• Weekly checkpoint system; whether it be word count, plot point, or page based you can set yourself a reasonable goal to stay motivated. Have a partner in writing to hand over your completed sections to if you want some extra incentive. Be honest with your self about what you can achieve, however, as missed checkpoints can demotivate.
  • Reward motivation; this one speaks for itself, and only really works if you’re a disciplined individual, but it can he very, very effective. Reward yourself for good work and meeting goals. Remember that writing is HARD.

 

Small Great Things (not quite like the book)

The little things can be key in making sure that your writing is consistent, but also that you yourself are healthier and happier. Here’s my self-care shortlist;

  • Keep expect to drink roughly 2 litres or half a gallon of water if you’re writing all day. This will ensure that your eyes don’t get too dry and itchy.
  • Speaking of dry eyes; take a ten or fifteen minute break for every three or four hours you work. Stretch, do a squat or two, and look away from the screen. Even just tilt your head back and rest your eyes.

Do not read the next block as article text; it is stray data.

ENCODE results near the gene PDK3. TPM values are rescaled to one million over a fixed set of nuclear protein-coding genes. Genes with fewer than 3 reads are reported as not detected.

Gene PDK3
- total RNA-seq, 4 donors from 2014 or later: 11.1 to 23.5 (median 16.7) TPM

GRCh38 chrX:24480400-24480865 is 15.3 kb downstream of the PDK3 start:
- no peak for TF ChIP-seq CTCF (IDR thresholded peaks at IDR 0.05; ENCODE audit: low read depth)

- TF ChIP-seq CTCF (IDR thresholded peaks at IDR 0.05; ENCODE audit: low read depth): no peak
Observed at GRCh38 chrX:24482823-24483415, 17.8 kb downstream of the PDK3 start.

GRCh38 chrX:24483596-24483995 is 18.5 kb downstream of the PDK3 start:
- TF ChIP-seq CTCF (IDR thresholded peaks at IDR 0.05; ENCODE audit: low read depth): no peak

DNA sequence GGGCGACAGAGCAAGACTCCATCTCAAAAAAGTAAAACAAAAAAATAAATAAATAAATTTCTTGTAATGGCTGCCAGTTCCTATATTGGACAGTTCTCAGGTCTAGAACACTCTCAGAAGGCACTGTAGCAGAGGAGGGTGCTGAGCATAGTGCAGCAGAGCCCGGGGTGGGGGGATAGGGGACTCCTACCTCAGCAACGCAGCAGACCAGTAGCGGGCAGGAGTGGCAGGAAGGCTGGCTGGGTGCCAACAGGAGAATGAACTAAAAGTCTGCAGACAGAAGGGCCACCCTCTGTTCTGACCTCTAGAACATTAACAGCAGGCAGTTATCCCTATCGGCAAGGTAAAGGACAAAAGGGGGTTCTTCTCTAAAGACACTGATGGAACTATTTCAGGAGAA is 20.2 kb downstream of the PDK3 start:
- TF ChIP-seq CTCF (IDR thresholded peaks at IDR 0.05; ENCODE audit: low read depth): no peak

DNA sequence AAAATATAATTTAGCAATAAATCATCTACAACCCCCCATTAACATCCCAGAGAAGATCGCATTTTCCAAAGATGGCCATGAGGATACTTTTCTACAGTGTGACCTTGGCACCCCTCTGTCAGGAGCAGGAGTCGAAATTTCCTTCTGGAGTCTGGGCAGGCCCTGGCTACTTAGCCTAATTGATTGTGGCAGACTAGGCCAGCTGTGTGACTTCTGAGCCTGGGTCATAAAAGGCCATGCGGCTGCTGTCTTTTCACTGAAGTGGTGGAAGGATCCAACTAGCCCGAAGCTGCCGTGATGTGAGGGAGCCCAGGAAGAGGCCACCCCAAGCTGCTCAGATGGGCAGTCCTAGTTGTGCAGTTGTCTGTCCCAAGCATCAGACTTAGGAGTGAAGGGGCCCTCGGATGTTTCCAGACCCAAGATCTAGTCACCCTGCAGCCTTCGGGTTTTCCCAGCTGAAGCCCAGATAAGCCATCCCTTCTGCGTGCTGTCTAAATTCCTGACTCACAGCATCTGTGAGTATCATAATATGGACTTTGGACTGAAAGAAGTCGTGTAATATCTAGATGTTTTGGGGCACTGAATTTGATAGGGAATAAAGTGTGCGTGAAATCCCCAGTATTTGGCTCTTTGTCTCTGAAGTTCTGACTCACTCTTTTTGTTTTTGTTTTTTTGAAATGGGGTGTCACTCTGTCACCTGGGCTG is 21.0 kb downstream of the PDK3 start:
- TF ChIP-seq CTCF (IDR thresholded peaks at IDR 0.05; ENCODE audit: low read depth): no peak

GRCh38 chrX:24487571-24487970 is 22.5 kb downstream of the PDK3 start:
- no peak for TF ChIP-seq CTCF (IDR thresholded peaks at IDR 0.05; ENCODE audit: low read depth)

• Eat well; don’t gorge on crap. Complex carbs, meat, healthy fats. These are as essential to the writer as the athlete. Have fruit at your desk, even.
  • Sit in a proper chair where possible.
  • Maintain good posture. Proper writing posture looks like this;

Image result for proper posture for writing

  • Try standing while you write for a while; set your laptop/tablet/notepad on the kitchen counter if you can.
  • Actually take down time; you should write as much as possible, but all day every day is no good for everyone. even 9 – 5 workers get a day or two off per week.

 

Arm Yourself With Understanding

Make sure that you have all the resources you need to get you through; do your research, develop your idea, create strong characters, develop and make use of your characters effectively, and know what mistakes you should avoid – there are quite a few.

Above and beyond all that, however, go easy on yourself; don’t fall into despair if you miss a day or two. Get back on the horse and keep your eyes on the prize!